A brief history of tai chi

Tai chi is a part of Wu Shu (Kung Fu). As a means of keeping fit and preventing and curing diseases, it has been widely practiced among the Chinese people since the 16th century. Before this, these exercises had a different name, for example, The 13 Forms, Long Form, Shadow Boxing, etc. About 200 years ago, the name tai chi was given to this kind of exercise because the movements were slow, flowing and balanced like Yin and Yang, a small part of a large universe, always moving.

The words tai chi come from classical Chinese literature, the I Ching, which is 3000 years old. ‘Tai’ means ‘the greatest’ and ‘Chi’ means ‘polar, no end to the whole universe’. We are told in the I Ching of a state of harmony that exists in all of nature. It is the starting point of life.

The tai chi symbol shows a circle divided equally into a light and a dark sector, Yin and Yang. The division between Yin and Yang is not just a straight line, it is a graceful curve, suggesting movement and interplay of opposites. Light (Yang) changes into darkness (Yin) and then back again. Tai chi embraces all aspects of nature and her processes, visible and invisible, positive and negative, physical and spiritual, negative power (yielding) and positive power (action). These two powers, Yin and Yang, oppose and yet complement each other. This theory can be used to explain everything in the world.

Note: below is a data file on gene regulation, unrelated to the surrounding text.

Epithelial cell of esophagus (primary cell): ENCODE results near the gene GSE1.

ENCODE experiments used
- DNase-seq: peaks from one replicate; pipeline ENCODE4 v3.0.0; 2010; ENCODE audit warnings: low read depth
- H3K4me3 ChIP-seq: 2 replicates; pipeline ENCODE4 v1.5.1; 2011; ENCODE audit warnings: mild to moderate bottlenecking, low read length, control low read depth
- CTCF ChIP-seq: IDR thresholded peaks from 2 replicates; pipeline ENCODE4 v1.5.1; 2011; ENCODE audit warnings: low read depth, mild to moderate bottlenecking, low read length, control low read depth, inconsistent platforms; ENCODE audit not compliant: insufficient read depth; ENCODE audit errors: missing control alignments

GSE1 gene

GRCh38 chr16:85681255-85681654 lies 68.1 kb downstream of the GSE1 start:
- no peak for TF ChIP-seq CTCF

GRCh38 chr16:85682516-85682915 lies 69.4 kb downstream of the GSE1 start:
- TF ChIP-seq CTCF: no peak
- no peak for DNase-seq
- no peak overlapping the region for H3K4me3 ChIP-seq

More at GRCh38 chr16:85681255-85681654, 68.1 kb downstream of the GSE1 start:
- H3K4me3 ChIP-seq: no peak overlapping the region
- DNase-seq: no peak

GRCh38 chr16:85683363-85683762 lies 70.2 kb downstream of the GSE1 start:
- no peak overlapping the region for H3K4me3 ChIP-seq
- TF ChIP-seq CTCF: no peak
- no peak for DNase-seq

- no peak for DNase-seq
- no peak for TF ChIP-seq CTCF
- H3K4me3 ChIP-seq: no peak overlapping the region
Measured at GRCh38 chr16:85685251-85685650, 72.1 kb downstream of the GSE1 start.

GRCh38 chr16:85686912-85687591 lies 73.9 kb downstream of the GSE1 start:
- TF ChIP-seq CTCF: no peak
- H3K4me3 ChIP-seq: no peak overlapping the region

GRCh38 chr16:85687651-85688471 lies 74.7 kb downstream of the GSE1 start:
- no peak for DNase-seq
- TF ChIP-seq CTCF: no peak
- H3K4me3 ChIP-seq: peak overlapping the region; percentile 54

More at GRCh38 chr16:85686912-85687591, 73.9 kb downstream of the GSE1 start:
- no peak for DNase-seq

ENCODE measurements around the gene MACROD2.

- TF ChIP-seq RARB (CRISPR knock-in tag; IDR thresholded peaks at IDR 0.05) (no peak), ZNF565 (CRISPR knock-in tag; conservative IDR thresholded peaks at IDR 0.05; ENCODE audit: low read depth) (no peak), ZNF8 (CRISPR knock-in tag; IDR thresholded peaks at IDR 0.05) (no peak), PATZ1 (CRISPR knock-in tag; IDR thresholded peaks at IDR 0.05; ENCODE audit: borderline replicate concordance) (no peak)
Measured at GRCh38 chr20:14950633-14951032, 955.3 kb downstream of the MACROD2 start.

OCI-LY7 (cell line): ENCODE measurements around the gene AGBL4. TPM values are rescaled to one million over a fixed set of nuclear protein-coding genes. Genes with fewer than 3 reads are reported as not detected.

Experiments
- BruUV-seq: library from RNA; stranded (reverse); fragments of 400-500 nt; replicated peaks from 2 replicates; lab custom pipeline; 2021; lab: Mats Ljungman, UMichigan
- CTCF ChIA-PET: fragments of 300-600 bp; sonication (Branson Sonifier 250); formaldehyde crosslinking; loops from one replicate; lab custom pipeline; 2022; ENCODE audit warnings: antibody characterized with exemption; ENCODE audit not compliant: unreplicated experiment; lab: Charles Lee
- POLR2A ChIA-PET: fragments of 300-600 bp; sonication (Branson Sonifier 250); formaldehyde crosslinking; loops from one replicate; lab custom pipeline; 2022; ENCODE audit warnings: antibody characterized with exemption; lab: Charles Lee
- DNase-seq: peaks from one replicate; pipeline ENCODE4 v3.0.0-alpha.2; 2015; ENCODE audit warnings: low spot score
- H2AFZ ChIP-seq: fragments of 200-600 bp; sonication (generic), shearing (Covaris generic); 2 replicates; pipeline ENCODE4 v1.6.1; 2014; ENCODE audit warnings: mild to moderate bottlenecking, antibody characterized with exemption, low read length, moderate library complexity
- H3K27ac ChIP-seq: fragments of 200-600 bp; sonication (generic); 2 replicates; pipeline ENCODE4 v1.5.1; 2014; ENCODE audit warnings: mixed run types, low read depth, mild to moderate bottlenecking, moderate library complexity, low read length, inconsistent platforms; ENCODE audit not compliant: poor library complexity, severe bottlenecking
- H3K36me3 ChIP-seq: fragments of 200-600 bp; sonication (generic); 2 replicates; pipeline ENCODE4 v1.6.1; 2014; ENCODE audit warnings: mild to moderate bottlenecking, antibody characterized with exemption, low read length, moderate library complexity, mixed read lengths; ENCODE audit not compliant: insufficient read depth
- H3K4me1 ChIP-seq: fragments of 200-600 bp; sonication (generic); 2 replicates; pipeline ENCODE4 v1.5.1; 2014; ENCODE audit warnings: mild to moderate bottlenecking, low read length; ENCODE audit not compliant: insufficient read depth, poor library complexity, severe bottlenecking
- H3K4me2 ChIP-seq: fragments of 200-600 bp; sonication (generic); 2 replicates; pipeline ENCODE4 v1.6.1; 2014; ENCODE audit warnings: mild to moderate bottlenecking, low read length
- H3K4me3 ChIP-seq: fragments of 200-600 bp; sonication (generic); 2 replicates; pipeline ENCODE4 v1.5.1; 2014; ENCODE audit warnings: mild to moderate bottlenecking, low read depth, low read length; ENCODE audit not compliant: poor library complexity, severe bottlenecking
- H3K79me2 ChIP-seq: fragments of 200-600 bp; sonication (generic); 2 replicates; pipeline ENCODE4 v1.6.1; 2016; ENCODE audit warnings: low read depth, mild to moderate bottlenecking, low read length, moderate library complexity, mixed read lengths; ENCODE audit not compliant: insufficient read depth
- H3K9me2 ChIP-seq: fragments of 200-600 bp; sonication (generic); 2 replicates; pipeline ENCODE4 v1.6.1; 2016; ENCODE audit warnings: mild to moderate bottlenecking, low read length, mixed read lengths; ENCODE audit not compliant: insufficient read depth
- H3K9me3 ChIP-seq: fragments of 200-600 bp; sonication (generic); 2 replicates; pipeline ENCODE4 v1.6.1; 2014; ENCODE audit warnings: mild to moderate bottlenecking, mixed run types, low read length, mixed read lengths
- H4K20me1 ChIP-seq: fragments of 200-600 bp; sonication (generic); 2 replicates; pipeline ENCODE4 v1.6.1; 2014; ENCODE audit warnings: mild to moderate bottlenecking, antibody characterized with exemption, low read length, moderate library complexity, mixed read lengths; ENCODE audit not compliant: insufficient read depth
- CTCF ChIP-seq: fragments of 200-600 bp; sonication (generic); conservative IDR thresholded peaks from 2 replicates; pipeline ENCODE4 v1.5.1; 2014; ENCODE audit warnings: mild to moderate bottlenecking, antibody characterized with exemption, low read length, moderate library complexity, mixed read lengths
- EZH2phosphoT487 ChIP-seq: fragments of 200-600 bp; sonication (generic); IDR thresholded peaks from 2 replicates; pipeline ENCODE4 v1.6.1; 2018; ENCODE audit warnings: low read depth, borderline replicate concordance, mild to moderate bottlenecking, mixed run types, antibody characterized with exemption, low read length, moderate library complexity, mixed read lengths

The effects of tai chi have much to do with its characteristic features:

– Exercises require a high degree of concentration with the mind free of distractions.

– The movements are slow and uninterrupted, like a flowing stream.

– Breathing is natural and performed in rhythmic harmony with body movements. From the point of view of sports medicine, these characteristics are important factors contributing to the prevention and treatment of diseases.

Tai chi exercises have a 400 year history handed down from one family to another. This created many different styles, even within the same style. The five most popular styles are Chen, Yang, Wu, Woo and Sun. The Yang is the most popular and in 1956 the Chinese authorities decided to create a National Chinese Standard Form, making it easier and more popular for everyone to learn and maintain their health.